Focus on the best connections to new and returning customers to decide on social media participation.
Once started, it pays to be consistent with your social posting and updates. However, before carrying out your social media tactics, you must decide where to focus. It’s not always obvious which social communities matter to a given business. This is where a specialist may be of some help to you. It takes some research to figure out where your customer prospects are likely to be hanging out. Sometimes the community you’re looking for isn’t so obvious. Choose poorly, and you will spend notable time working on social media updates with little return for your time investment. For many social media outlets, it comes down to fit.
I am astonished how often I sit in a restaurant or small sandwich shop surrounded by “Like us on Facebook” signs on all the tables and doors. And yet, there is no mention of Yelp or other restaurant review sites or apps anywhere. Most people don’t look to Facebook to check out restaurant prospects. This is especially true for visitors new to the area.
Think about your customers; heck, ask them about how they found you or how they might advise others. While it’s conceivable that a random Facebook group may discuss the best New York-style pizza joint in Houston, it’s much more important to have a strong presence on locally popular food review sites. The answers may surprise you. It may not be most comfortable or easy for you, but it’s not about you. Put your time into paying attention to the sites (or apps) that correlate most directly with your customers somehow. If you cannot explain how Twitter or LinkedIn fit your business and your customers, move along to another. You cannot master all social media sites, nor do they all offer enough to warrant your time, so pick wisely and focus on 1-3 good ones, then go after them with vigor.
Stay on top of it, watch and learn
Public opinion changes with lightning speed and efficiency, but never without reason. Ask yourself why? When reviews and opinions about your business are positive, ask yourself why? When you get a low review score, why? Anonymous reviews are so important to your business, and they give you priceless insight into your patrons. They are collectively always right! Yes, you will get an occasional crazy person or someone picky to the point of ridiculousness. Still, those should be statistical anomalies, and you’ll find that your customers will come to your defense. It’s a number game! A 5-star average with just 4 reviews carries nowhere near the weight of a 4.5-star average with 900 reviews. It’s not even close. You need and want as many as possible. That’s an example of wise social media business choices.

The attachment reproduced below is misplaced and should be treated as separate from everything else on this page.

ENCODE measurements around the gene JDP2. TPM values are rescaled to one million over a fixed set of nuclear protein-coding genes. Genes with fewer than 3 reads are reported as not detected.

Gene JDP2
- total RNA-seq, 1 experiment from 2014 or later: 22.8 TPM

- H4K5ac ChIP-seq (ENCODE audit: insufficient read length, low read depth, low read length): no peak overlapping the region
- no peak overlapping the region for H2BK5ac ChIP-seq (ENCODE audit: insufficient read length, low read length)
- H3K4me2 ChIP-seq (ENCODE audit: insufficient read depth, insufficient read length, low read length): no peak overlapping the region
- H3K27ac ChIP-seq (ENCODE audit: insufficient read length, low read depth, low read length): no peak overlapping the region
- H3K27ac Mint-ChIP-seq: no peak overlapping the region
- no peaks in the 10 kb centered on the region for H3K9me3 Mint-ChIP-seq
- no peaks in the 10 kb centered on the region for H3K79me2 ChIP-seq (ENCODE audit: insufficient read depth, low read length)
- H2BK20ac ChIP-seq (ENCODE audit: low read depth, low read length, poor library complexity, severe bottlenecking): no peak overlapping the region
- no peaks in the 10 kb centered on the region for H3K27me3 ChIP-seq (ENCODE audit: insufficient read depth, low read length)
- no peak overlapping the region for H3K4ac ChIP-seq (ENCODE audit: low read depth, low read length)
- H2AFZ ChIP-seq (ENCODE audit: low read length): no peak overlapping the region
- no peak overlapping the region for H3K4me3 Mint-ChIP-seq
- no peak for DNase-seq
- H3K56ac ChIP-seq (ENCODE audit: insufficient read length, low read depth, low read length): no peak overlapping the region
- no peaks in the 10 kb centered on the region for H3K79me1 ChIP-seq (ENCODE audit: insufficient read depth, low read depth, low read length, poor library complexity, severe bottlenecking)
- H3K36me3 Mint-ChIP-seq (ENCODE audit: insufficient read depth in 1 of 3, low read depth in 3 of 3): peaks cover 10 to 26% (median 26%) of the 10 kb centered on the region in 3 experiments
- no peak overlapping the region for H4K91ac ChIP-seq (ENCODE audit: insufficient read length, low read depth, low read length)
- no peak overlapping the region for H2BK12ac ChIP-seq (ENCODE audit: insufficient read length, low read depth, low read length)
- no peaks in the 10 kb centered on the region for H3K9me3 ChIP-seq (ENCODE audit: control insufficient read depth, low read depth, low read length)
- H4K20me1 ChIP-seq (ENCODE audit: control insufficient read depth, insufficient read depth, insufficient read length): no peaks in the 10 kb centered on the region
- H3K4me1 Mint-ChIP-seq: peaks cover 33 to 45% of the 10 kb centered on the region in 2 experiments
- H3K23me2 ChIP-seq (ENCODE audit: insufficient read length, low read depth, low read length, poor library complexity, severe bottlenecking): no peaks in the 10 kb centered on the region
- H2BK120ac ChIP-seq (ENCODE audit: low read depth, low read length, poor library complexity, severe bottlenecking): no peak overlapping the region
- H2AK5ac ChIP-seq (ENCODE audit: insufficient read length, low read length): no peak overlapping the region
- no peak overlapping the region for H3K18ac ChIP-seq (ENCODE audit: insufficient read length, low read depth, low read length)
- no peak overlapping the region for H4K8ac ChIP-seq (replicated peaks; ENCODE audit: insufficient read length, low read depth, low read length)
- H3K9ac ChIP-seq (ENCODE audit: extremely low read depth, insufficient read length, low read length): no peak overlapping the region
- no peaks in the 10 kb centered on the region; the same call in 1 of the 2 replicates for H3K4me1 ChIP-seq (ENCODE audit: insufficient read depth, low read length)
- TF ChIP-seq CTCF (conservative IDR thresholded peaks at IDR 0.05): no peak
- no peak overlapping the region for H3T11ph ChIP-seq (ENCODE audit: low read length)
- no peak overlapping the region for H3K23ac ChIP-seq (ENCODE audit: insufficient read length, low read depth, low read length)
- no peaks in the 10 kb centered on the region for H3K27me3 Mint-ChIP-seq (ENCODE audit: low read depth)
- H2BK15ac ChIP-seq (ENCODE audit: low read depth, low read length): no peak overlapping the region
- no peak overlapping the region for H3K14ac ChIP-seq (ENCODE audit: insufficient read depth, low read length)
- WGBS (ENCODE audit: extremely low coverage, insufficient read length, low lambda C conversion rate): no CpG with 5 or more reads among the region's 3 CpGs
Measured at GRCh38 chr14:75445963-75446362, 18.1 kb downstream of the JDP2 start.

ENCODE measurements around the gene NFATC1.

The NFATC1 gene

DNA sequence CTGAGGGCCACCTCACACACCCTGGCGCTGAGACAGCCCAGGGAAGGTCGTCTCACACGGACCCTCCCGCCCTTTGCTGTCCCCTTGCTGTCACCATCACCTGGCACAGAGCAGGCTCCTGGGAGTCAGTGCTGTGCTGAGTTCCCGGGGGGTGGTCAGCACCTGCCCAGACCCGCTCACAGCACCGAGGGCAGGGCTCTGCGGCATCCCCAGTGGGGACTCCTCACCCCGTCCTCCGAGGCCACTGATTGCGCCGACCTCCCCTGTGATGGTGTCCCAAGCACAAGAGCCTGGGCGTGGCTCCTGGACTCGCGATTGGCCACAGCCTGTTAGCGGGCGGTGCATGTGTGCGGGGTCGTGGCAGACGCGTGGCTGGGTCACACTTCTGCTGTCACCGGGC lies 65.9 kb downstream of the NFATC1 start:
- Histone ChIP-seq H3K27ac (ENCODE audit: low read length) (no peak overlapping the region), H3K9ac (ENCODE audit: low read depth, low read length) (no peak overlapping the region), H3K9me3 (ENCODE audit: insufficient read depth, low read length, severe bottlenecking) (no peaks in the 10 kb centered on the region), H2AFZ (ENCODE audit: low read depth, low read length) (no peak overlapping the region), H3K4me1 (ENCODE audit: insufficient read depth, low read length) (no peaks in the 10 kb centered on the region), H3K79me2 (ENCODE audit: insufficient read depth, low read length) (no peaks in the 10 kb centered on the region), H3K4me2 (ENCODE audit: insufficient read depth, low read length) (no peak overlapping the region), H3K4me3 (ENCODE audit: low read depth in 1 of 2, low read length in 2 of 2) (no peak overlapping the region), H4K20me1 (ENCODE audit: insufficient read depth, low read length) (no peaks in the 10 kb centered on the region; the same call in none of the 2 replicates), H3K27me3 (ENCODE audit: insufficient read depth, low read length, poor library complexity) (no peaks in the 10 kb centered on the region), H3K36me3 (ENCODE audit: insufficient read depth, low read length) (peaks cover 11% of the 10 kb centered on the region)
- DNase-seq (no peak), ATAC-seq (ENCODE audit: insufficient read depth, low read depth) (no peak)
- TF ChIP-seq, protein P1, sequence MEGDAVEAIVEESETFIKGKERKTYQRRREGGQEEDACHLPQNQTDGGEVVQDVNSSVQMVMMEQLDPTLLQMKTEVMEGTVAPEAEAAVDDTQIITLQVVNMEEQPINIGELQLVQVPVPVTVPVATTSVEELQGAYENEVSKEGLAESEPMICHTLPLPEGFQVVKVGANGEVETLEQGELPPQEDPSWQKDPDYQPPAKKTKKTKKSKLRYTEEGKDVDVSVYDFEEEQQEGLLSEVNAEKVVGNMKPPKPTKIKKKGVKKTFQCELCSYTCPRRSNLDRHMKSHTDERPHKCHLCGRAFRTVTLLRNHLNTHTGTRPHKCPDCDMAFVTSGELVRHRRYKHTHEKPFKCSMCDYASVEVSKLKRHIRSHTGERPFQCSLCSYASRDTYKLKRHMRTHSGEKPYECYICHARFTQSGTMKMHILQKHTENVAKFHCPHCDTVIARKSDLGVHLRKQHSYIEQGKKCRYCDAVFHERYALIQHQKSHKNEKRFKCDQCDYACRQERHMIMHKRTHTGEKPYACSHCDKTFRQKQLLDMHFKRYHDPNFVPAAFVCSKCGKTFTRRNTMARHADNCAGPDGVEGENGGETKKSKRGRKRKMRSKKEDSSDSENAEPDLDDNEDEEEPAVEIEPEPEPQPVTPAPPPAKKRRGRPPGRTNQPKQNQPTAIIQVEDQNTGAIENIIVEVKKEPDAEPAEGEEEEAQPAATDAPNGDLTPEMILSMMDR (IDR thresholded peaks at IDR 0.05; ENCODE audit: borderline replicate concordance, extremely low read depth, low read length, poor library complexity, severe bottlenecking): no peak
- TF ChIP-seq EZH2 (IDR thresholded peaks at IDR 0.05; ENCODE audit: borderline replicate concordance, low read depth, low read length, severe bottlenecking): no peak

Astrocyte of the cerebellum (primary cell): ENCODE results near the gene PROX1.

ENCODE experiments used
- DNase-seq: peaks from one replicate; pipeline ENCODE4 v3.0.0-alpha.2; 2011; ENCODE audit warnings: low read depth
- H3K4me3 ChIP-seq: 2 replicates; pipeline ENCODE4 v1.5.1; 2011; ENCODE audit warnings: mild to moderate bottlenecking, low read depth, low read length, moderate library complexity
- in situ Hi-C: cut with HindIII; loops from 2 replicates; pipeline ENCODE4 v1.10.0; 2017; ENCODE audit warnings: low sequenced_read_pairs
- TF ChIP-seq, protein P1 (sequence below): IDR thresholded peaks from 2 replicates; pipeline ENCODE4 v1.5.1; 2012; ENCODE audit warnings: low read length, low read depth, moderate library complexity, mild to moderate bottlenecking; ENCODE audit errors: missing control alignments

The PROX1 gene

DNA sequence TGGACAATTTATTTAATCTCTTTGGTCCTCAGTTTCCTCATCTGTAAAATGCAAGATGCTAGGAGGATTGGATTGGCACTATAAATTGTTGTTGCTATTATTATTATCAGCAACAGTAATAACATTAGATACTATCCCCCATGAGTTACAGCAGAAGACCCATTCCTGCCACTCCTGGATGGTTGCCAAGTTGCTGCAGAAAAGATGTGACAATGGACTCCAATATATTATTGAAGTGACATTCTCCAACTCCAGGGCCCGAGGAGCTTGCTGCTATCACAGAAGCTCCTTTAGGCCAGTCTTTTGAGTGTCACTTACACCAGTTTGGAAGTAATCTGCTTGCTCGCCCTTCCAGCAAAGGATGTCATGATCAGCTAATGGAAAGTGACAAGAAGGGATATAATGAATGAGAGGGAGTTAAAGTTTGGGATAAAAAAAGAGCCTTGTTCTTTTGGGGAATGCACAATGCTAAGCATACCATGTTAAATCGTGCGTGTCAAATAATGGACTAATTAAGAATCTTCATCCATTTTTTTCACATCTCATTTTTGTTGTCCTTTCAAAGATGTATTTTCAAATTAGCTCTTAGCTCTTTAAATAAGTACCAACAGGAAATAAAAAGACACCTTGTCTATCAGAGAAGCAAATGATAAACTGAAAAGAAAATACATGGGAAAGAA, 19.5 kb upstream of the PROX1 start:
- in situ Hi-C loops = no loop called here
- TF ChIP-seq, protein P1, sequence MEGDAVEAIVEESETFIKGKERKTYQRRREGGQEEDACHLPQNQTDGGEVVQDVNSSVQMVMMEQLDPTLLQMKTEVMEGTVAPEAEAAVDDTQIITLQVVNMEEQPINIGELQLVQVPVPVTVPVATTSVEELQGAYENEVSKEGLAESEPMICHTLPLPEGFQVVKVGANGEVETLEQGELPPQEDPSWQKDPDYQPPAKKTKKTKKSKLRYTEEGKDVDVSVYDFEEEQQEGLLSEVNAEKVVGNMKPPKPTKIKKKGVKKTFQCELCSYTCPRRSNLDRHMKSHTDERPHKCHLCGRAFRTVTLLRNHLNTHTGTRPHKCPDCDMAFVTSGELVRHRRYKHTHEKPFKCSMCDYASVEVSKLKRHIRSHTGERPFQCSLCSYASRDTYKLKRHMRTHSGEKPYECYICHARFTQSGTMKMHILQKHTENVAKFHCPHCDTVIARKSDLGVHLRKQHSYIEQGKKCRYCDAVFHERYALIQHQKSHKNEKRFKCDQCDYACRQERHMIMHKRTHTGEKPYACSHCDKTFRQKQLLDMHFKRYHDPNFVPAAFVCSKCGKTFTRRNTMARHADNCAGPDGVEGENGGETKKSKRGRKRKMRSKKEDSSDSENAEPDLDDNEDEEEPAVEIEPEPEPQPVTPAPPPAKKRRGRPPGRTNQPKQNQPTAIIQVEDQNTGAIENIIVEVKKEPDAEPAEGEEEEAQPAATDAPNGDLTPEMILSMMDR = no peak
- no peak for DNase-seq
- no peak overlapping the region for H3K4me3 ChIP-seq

Once you know your service is up to snuff and you are certain your product quality and pricing are on par with your target market, ask your customers to share their high opinions! Pay close attention to the naysayers, and don’t get too defensive. People don’t trust a business with zero bad reviews. They think the box has been stuffed…even the review sites like Yelp suspect foul play when there are no less-than-perfect scores now and then, and they will investigate. It’s true.
To sum up: wise social media business choices.
- Yes, all businesses can benefit from social media presence and engagement.
- It’s not always easy to decide which social outlets or communities are best, do research or hire a pro
- You’re looking for outlets that connect your business with your customer, it’s not always obvious
- Don’t overlook membership sites focused on trades, hobbies, or other related interests
- Take part, contribute, and pay attention.
- Don’t get too defensive about criticism, especially in well-written reviews.
- Be prepared to shift with your audience…remember MySpace?